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The Handmaid's TaleThe Hand Maid's Tale

(United States, 1990, 109 minutes, color, 35mm)

Directed by Volker Schlöndorff

Based on the novel by Margaret Atwood
Screen adaption by playwright Harold Pinter, 2005 winner of the Nobel Prize for Literature


Natasha Richardson……….Kate
Faye Dunaway……….Serena Joy
Elizabeth McGovern……….Moira
Robert Duvall..........Commander

The following film notes were prepared for the New York State Writers Institute by Kevin Jack Hagopian, Senior Lecturer in Media Studies at Pennsylvania State University:

In the nether-future America of The Handmaid's Tale, pollution, toxic waste, and disease has crippled the land, and religious tyranny has maimed the society. "Family values" have run amok. Child-rearing in America, now renamed the Republic of Gilead, has come to stand not just for the physical survival of the society, but for the embrace of a deranged right-wing ideology. The Republic of Gilead has become a breeder state. Kate (Natasha Richardson) tries to escape, and is punished by being made a Handmaid. It is to be her gendered lot in life to manufacture the babies who will guarantee the future of Gilead. And it becomes her purpose as a human being to escape this fate.

The politically courageous critique of "family values" in The Handmaid's Tale frightened off several actresses who were considered for the leading role of Kate; so did the dry, affectless performance style the role demanded. But Natasha Richardson, who had previously played the inscrutable Patty Hearst in Paul Schrader's 1988 film about the heiress/hostage/terrorist, was drawn to the role of Kate, and to director Volker Schlöndorff's anti-melodramatic way of depicting the forces at war in Harold Pinter's screenplay of Margaret Atwood's novel. Schlöndorff renders Gilead in frozen tones, its citizens as often struck dumb by banality as horror. Indeed, the film was criticized for whispering its message instead of shouting it; some felt that a female director would have given The Handmaid's Tale a less coldblooded politics. But in the Pinter-Schlöndorff collaboration, tiny acts of resistance sparkle like distant stars in the dark night, as when a lesbian Handmaid issues rhetorical ripostes at the killing irony of a society that promotes "freedom" by enslaving its people and outlawing normal passion. The Handmaid's Tale is a humane, feminist tract in fictional form, its concern with reproductive rights deeply felt and thoughtfully expressed.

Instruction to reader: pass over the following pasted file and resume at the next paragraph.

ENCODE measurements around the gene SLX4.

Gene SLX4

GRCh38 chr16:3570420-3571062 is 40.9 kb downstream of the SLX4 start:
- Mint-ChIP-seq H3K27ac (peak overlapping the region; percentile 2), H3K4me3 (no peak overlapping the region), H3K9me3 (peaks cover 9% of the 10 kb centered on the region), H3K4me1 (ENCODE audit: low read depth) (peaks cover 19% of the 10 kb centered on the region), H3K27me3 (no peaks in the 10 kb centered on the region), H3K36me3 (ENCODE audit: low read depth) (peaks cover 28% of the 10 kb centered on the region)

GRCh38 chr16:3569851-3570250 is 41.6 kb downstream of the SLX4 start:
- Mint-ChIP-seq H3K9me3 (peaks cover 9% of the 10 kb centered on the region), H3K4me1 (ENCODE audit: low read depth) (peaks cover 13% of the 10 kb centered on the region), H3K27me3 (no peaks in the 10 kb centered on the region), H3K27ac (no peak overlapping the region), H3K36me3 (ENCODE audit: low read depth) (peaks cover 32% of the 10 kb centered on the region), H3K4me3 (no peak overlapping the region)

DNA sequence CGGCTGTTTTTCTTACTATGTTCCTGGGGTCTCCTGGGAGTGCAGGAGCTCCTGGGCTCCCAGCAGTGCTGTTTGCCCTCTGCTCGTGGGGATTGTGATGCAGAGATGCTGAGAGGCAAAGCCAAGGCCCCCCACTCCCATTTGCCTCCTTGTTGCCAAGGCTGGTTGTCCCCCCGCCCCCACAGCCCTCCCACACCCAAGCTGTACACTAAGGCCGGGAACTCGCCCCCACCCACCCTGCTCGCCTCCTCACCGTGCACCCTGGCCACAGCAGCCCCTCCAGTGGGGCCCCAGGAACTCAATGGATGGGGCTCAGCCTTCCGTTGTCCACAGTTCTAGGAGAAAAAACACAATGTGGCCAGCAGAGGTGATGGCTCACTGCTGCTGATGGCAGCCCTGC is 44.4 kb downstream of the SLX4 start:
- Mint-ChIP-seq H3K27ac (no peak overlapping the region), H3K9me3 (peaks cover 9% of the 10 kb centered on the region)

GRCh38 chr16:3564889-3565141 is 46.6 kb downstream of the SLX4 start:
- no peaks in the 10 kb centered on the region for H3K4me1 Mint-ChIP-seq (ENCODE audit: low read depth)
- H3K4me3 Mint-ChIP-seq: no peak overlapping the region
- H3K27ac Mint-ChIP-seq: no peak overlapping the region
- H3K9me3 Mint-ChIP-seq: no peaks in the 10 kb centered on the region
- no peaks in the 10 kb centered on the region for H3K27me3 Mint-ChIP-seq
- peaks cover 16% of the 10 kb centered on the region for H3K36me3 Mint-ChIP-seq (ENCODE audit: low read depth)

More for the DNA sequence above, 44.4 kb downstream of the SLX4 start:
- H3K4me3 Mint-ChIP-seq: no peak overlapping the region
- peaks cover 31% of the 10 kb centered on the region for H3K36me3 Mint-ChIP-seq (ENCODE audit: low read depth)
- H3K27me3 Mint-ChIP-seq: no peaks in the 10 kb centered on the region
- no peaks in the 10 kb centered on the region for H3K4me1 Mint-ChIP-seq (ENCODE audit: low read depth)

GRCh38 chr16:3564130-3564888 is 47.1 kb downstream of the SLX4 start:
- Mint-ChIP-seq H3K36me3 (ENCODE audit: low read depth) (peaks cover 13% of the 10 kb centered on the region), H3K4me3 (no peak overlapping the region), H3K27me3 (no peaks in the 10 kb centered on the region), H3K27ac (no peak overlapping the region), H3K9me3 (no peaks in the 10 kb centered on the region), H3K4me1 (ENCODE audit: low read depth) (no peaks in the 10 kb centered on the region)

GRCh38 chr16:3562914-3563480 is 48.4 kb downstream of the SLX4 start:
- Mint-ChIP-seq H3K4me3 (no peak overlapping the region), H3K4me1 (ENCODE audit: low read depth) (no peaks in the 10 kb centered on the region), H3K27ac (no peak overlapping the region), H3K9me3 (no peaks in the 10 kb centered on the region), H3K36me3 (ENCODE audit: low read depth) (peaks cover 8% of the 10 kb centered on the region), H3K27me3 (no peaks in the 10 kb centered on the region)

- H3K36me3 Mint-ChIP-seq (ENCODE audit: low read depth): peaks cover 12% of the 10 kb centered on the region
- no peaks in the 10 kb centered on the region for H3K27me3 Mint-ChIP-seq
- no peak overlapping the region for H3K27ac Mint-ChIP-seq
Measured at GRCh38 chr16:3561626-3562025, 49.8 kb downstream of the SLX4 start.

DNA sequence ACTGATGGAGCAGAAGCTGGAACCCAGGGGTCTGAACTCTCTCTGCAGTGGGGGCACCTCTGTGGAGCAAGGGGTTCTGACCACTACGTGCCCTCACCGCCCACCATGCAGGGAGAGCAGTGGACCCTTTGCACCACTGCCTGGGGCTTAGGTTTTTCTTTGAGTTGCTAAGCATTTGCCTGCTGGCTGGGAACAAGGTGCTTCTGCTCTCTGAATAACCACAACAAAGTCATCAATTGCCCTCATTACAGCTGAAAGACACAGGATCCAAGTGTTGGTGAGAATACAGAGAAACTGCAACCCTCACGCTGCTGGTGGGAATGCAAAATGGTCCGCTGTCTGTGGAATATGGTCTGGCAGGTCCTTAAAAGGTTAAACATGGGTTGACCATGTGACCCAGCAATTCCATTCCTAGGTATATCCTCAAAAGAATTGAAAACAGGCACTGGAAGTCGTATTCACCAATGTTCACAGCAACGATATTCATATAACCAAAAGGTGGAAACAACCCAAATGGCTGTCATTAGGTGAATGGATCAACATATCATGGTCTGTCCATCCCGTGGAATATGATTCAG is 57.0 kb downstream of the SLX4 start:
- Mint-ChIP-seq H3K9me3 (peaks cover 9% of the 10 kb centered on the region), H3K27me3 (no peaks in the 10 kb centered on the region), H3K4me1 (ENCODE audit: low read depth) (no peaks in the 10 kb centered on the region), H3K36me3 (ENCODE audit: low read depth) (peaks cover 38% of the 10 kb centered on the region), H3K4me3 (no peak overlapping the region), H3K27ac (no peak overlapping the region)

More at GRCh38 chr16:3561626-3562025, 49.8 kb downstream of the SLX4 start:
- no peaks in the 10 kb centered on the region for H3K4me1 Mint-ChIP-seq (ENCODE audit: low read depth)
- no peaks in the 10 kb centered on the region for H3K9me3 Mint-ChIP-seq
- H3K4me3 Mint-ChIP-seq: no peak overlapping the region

Like The Stepford Wives and Fahrenheit 451, the community in The Handmaid's Tale thinks of itself as a Utopia. But it is a sexist hell, a nightmare of forced maternity. Like another science-fiction allegory, Harlan Ellison's A Boy and His Dog, The Handmaid's Tale sees a post-apocalyptic future in which an entire state can be organized around male sexual desire and rationalized as social need. The Handmaid's Tale was clearly inspired by the bizarre procreative politics of Adolf Hitler's Third Reich, when the bearing of children was seen as an offering to the Fascist state.

The Handmaid's Tale is an emphatically political film, heavy with references to the current conservative political restoration in America. Televangelists and far-Right thought police roam the screen, hypocritically enjoying the sins of the flesh as they preach against it to their docile flock. Society is organized into a ruthless gender hierarchy. The new world order of Gilead demands unswerving loyalty, reserving its prayers for the ideologically elect, its prisons cells for the heretics, and its horrific baby farms for the fertile. The Handmaid's Tale understands that it is the cultural task of science fiction to warn the oblivious present about a plausible future.

— Kevin Hagopian, Penn State University

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